FO Central States (2): 5500 History

A review of form 5500 filings going back to 2007 for the Central States Pension Plan tell some stories and provide some perspective:

The data is in this spreadsheet starting with the participant count:

Asset history:

Funding levels from the Schedule MB (though the 2008 B was missing from the FOIA response):

And a comparison of contributions reported on the MB and the Schedule H:

Differences could have something to do with withdrawal liabilities (though I am open to other explanations) and in the case of 2007 the massive difference is likely related to UPS buying itself out of this plan, a history of which will be the subject of the next blog (before we get to the other FOIA stuff I have gotten).

Links to 5500 filings for the years:

8 responses to this post.

  1. Good morning Mr. Bury:
    This is fascinating. Is there any info on the massive losses in 2008? I would guess heavy in the stock market and possibly a sub-prime portfolio?
    Could you explain the EE and ER columns? Employee and Employer Contributions?
    I know this pension has problems on many levels, I would focus on the unstable investment earning? Is there analysis available?
    Tim Alexander
    Triune
    805-402-4943
    tim@triunegfs.com

    Reply

    • ER are employer contributions while EE are participant contributions – possibly some arrangement where participants buy service or even entry into the plan.
      There is supposed to be an analysis within the Annual Funding Notice that PBGC-covered plans are supposed to provide to participants where they break down by percentages where the money is invested in and the 5500 Schedule H itself has some breakdown by type of investment.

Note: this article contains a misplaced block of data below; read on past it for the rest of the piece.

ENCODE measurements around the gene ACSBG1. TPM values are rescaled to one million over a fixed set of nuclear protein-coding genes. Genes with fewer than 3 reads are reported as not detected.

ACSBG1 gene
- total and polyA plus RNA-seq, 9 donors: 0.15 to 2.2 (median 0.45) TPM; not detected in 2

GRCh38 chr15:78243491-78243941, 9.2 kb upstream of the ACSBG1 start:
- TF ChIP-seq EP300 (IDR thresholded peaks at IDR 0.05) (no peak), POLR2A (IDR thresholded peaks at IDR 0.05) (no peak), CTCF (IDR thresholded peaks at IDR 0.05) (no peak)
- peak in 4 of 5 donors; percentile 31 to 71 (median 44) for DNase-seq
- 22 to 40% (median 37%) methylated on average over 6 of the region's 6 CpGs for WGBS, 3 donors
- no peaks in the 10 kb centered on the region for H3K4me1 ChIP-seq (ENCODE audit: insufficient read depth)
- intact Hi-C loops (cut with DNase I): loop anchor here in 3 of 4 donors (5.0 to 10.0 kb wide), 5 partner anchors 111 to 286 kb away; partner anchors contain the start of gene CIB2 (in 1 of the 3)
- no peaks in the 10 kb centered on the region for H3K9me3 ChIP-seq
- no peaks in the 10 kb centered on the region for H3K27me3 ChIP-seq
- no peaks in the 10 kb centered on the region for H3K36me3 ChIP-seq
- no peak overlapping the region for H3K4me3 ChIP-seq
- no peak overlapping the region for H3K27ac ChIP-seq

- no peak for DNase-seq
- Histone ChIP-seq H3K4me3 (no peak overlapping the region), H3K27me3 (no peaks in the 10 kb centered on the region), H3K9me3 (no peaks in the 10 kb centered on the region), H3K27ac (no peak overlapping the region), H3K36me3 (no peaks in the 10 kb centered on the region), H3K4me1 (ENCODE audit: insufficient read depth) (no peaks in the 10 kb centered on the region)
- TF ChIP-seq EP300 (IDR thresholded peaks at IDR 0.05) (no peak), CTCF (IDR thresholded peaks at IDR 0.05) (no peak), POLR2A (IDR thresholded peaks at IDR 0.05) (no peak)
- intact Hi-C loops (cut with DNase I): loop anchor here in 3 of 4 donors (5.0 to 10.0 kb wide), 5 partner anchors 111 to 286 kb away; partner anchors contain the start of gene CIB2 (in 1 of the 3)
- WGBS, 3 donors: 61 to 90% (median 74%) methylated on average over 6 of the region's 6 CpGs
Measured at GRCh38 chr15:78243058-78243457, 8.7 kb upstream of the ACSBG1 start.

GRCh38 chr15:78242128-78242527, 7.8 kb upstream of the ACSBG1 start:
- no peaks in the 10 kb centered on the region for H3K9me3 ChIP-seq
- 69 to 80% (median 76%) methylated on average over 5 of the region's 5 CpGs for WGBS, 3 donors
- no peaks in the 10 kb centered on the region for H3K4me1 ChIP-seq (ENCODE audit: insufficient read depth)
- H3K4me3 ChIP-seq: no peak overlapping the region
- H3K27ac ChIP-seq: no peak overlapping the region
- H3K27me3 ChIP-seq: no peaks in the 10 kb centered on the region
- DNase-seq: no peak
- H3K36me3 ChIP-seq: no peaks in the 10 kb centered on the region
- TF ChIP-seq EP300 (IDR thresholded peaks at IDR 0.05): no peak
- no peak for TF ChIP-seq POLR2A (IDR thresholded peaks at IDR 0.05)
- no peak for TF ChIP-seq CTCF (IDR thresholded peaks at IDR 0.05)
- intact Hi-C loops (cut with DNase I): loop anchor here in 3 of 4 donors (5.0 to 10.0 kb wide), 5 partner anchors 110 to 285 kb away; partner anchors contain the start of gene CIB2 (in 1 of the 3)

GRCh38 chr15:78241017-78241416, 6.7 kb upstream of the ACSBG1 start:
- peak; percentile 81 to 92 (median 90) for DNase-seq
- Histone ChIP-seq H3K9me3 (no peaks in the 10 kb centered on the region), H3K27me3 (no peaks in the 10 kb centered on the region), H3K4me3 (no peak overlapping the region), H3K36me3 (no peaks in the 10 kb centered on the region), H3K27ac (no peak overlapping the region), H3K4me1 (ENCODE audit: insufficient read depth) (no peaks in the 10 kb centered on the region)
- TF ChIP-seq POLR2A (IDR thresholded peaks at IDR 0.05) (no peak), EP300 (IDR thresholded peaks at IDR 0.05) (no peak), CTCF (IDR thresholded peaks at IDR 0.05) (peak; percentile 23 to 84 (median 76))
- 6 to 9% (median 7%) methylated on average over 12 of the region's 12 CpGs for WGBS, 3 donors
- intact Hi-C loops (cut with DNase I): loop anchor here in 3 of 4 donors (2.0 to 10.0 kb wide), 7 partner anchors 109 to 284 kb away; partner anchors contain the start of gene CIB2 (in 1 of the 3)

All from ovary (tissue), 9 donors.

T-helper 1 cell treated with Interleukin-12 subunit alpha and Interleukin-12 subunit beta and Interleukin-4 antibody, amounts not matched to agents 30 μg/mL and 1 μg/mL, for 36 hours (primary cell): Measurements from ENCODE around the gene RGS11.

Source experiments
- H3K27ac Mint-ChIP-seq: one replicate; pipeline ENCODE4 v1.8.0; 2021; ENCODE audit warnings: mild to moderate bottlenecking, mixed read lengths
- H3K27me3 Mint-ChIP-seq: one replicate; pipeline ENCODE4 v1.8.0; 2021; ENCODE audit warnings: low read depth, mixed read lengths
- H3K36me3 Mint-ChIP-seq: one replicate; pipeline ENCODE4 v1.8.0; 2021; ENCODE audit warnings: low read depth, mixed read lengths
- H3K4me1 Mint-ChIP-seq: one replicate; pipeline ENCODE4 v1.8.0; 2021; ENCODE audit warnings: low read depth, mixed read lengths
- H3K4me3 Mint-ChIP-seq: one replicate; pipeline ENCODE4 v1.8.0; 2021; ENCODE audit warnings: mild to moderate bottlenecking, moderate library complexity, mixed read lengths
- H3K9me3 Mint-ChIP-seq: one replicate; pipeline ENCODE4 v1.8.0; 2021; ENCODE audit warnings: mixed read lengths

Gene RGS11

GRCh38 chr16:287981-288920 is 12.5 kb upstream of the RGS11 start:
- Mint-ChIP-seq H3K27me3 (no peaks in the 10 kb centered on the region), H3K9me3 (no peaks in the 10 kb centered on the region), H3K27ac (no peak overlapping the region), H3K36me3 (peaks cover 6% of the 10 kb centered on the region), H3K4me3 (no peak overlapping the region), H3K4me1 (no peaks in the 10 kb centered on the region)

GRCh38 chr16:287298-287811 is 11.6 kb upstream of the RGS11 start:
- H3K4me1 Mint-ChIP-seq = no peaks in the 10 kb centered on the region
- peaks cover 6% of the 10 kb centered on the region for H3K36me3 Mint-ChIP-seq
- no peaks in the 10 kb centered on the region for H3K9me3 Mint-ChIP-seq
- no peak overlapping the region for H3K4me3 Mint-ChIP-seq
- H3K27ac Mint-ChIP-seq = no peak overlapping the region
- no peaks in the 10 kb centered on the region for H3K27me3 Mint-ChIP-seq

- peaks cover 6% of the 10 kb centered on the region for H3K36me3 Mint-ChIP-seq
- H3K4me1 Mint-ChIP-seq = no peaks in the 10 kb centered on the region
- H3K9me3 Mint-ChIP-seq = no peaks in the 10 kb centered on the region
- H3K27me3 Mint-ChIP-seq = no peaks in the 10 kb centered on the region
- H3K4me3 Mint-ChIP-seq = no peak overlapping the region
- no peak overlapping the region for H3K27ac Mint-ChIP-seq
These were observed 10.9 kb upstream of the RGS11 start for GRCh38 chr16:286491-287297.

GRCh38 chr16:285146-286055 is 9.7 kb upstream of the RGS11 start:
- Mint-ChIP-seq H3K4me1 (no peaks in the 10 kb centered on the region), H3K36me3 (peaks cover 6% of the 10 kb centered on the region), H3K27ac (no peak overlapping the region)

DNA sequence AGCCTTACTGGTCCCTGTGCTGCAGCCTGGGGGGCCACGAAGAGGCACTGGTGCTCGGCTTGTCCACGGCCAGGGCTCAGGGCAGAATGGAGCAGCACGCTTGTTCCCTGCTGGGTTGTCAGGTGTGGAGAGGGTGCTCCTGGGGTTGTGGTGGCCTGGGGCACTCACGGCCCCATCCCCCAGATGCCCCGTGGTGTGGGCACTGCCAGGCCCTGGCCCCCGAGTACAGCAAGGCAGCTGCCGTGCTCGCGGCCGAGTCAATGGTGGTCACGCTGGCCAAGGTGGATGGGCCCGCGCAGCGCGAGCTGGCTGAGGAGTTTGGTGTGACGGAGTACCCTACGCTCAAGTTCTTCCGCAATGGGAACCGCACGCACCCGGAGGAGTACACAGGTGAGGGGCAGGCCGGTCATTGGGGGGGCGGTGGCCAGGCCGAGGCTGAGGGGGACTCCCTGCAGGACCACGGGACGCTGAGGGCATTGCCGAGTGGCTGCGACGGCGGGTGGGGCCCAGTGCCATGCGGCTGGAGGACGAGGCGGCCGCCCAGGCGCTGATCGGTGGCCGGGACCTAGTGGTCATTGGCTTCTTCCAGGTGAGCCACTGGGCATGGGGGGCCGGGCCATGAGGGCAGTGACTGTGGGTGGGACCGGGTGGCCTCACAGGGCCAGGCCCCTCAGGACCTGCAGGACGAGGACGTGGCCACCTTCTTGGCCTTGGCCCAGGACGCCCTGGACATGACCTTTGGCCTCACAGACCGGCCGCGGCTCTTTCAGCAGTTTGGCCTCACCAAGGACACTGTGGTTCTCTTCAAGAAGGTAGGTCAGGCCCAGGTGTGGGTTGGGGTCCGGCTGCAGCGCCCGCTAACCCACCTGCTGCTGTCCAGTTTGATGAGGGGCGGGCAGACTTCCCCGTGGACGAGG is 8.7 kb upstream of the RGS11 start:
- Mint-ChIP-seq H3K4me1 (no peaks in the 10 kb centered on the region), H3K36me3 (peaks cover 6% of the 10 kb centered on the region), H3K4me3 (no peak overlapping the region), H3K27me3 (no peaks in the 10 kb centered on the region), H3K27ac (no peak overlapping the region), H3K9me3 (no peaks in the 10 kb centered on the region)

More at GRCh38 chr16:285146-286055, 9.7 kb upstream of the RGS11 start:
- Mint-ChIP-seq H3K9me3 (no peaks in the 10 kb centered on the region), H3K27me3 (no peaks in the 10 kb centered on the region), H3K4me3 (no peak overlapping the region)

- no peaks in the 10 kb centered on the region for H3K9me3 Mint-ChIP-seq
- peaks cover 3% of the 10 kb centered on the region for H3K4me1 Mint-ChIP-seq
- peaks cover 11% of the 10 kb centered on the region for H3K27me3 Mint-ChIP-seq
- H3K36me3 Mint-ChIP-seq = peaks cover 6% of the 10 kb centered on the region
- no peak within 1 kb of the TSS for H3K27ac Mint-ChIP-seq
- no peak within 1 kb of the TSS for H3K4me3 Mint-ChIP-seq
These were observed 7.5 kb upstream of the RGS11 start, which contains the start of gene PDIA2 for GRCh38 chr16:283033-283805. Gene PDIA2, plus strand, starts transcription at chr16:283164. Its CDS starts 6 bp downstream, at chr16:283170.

Reply

    • Posted by Stephen Douglas on February 20, 2018 at 12:56 pm

      One reason for employee contributions…

      “You might want to submit Self-Contributions to
      avoid a One-Year Break or a Break in Service, to earn
      additional Contributory Credit, or to earn Vesting
      Service. ”

      “You submit enough Self-Contributions so that
      you have at least 20 weeks, 75 days, or 600
      hours of Contributions in the calendar year for
      which the Self-Contributions are submitted, and”

      “You submit Self-Contributions at the same
      rates your Employer was required to pay under
      the collective bargaining agreement; and”

      “You follow the Plan’s procedures for submitting
      Self-Contributions, including the payment of
      interest from the earliest date of the period of
      the Self-Contributions to the date you submit
      them. The interest rate you pay is the same
      rate charged to Employers that do not pay their
      Contributions on a timely basis.”

      (Cut/paste from a UPS pension website, but I lost the link.)

      Reply

  2. […] « FO Central States (2): 5500 History […]

    Reply

  3. Posted by Stephen Douglas on February 20, 2018 at 12:15 pm

    “If the Central States Pension Plan and other pension plans are allowed to fail, taxpayers could be at risk of having to pay billions to cover the losses.”

    This is the third time I have seen this statement. what’s up with that?

    http://www.kvrr.com/2018/02/19/bipartisan-committee-formed-find-solution-pension-crisis/

    Reply

    • Posted by Tough Love on February 20, 2018 at 2:56 pm

      The PBCG payout limit on Multiemployer Plans is VERY low (maximum guarantee is $12,870 per year for someone with 30 years of service) so it’s had to see how that could become a big number.

      Of course indirectly, some whose pensions are reduced might wind up receiving Social Service benefits (that otherwise wouldn’t have been the case). In this latter situation, it SHOULD be handled that way …….. just as it now is for Private Sector workers/retirees with insufficient income to meet basic needs.

      Reply

  4. […] of January 1, 2016 the UPS/IBT Plan was 109.9% funded while the Central States Pension Plan was 29.3% […]

    Reply

  5. […] billion might not even cover Central States but there is one other point that the CBO might not be […]

    Reply

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